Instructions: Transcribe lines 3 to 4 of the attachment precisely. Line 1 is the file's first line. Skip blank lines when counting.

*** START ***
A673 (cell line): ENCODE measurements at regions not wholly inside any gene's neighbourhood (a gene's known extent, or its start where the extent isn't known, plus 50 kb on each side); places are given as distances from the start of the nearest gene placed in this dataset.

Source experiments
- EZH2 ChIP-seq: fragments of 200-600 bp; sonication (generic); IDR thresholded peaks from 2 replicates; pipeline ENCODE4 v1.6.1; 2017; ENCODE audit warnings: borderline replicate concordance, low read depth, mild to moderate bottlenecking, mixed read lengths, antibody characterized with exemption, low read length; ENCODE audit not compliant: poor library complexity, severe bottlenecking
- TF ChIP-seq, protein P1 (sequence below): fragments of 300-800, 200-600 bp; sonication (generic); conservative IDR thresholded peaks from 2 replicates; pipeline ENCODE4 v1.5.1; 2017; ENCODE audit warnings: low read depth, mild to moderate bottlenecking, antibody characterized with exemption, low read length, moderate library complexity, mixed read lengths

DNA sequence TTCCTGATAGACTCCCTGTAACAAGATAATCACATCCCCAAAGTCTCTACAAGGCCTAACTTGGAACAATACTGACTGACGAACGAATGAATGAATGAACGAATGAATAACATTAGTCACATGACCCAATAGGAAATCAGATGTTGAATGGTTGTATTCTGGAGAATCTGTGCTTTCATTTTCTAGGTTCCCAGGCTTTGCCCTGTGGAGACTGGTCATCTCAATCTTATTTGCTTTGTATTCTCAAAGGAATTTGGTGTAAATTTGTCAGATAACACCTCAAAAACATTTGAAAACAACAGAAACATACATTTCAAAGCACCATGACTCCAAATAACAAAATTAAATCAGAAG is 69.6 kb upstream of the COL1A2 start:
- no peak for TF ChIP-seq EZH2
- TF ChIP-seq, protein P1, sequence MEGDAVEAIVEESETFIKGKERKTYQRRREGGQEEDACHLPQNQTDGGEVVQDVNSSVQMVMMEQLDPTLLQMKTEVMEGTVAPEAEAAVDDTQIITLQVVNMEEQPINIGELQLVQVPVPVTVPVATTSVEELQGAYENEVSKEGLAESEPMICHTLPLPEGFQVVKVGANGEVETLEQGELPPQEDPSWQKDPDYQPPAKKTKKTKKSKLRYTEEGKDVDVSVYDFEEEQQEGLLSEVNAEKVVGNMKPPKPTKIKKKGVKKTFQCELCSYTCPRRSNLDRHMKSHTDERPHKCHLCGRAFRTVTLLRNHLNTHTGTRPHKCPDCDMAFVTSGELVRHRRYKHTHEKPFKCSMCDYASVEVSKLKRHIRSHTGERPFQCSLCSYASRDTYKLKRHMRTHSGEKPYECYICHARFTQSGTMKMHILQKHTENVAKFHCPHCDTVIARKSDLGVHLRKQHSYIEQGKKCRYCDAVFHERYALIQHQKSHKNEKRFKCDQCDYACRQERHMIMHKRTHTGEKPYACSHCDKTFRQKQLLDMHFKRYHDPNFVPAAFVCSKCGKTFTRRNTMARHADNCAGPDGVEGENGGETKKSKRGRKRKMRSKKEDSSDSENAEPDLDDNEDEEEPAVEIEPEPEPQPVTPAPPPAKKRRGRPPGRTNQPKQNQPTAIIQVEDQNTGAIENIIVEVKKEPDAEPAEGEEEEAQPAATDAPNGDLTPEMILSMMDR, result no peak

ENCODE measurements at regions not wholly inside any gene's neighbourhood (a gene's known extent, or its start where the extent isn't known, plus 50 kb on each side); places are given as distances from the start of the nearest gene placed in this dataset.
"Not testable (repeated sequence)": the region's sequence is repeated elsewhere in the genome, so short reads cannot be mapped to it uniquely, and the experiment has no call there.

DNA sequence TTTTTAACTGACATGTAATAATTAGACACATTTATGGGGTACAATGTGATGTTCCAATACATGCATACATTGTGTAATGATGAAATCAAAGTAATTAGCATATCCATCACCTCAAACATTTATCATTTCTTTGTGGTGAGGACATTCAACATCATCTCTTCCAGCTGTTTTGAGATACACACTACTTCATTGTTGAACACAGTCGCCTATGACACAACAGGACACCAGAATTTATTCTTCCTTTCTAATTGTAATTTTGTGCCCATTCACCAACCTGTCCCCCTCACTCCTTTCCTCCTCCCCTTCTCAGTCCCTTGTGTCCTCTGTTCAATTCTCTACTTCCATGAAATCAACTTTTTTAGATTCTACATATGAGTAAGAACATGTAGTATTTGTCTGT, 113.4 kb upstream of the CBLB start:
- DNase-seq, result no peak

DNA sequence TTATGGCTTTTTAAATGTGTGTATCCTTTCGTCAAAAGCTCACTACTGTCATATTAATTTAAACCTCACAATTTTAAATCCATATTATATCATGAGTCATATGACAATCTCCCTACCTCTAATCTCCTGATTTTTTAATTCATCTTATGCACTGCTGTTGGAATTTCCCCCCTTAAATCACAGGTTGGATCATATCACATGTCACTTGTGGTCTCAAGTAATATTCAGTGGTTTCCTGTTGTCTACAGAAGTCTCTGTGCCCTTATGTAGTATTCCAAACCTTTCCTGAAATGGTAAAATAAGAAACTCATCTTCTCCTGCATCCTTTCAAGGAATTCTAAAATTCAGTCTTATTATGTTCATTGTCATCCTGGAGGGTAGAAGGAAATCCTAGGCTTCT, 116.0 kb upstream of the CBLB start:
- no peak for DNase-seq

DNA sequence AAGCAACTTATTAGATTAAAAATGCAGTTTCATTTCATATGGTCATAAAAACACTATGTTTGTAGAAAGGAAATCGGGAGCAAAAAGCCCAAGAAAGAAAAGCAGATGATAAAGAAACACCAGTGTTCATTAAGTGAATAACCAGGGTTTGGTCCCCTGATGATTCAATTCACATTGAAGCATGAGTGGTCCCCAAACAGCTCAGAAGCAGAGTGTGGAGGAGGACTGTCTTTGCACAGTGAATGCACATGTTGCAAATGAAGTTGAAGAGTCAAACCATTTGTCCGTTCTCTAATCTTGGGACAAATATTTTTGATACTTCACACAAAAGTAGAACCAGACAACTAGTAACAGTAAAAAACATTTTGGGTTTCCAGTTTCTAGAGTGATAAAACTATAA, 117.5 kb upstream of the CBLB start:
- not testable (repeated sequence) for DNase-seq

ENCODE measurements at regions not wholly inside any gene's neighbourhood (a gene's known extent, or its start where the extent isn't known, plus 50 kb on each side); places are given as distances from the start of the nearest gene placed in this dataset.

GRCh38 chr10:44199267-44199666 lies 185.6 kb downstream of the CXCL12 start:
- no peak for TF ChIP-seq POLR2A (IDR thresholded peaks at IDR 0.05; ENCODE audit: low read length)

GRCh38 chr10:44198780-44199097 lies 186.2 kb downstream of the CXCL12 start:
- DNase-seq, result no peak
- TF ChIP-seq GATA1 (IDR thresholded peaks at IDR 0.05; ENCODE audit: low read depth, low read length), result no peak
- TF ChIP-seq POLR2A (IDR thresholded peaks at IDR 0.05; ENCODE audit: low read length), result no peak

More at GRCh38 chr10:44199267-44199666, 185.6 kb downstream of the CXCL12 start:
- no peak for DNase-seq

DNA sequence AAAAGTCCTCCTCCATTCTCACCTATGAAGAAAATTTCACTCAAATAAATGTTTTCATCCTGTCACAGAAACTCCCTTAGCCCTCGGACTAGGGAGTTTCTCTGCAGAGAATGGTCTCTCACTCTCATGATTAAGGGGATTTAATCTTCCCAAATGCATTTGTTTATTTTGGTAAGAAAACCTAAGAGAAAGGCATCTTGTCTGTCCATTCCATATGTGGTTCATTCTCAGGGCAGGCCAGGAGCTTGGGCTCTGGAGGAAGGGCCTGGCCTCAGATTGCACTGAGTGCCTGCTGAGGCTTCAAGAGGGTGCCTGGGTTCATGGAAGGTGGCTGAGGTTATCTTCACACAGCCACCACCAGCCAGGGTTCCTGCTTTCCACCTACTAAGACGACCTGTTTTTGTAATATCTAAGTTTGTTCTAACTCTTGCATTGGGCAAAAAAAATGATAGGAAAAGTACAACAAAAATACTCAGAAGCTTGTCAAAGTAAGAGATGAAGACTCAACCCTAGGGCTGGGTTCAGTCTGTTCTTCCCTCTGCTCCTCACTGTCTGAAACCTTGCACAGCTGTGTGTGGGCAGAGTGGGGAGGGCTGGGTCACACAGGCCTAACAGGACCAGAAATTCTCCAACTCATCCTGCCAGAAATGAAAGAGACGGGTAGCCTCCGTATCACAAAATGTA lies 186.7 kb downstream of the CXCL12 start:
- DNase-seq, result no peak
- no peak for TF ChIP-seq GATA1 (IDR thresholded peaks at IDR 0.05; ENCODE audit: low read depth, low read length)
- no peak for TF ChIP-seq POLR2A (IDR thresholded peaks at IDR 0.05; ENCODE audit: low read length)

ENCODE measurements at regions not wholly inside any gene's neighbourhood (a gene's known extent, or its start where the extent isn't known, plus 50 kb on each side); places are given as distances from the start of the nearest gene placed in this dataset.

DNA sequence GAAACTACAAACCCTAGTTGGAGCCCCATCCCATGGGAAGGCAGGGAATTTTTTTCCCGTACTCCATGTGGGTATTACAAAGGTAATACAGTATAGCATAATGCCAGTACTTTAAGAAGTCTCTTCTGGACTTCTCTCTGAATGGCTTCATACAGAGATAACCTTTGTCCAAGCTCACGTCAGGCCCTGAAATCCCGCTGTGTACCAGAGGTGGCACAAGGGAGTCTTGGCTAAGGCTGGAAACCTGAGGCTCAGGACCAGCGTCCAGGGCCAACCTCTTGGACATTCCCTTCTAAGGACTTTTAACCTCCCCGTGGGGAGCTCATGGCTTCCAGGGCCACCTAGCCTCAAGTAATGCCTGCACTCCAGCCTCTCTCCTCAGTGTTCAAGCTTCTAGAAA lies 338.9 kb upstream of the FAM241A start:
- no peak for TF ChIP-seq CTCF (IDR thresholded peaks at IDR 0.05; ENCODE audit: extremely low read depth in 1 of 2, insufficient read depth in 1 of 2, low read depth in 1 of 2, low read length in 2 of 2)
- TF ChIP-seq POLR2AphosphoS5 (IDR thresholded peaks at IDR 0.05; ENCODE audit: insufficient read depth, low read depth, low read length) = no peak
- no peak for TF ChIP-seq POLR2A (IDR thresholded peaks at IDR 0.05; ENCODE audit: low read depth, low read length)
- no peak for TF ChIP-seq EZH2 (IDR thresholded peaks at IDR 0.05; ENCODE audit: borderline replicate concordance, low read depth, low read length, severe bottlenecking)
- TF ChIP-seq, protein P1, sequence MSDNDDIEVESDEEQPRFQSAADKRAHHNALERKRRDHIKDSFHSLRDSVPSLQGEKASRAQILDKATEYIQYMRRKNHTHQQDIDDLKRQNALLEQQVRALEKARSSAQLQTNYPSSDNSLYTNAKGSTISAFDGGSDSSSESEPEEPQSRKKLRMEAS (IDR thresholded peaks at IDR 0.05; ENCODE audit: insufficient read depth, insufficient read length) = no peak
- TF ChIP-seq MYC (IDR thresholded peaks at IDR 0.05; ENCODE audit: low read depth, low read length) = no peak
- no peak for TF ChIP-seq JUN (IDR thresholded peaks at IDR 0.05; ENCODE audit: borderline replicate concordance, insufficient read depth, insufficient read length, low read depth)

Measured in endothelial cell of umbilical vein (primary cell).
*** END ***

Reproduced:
- EZH2 ChIP-seq: fragments of 200-600 bp; sonication (generic); IDR thresholded peaks from 2 replicates; pipeline ENCODE4 v1.6.1; 2017; ENCODE audit warnings: borderline replicate concordance, low read depth, mild to moderate bottlenecking, mixed read lengths, antibody characterized with exemption, low read length; ENCODE audit not compliant: poor library complexity, severe bottlenecking
- TF ChIP-seq, protein P1 (sequence below): fragments of 300-800, 200-600 bp; sonication (generic); conservative IDR thresholded peaks from 2 replicates; pipeline ENCODE4 v1.5.1; 2017; ENCODE audit warnings: low read depth, mild to moderate bottlenecking, antibody characterized with exemption, low read length, moderate library complexity, mixed read lengths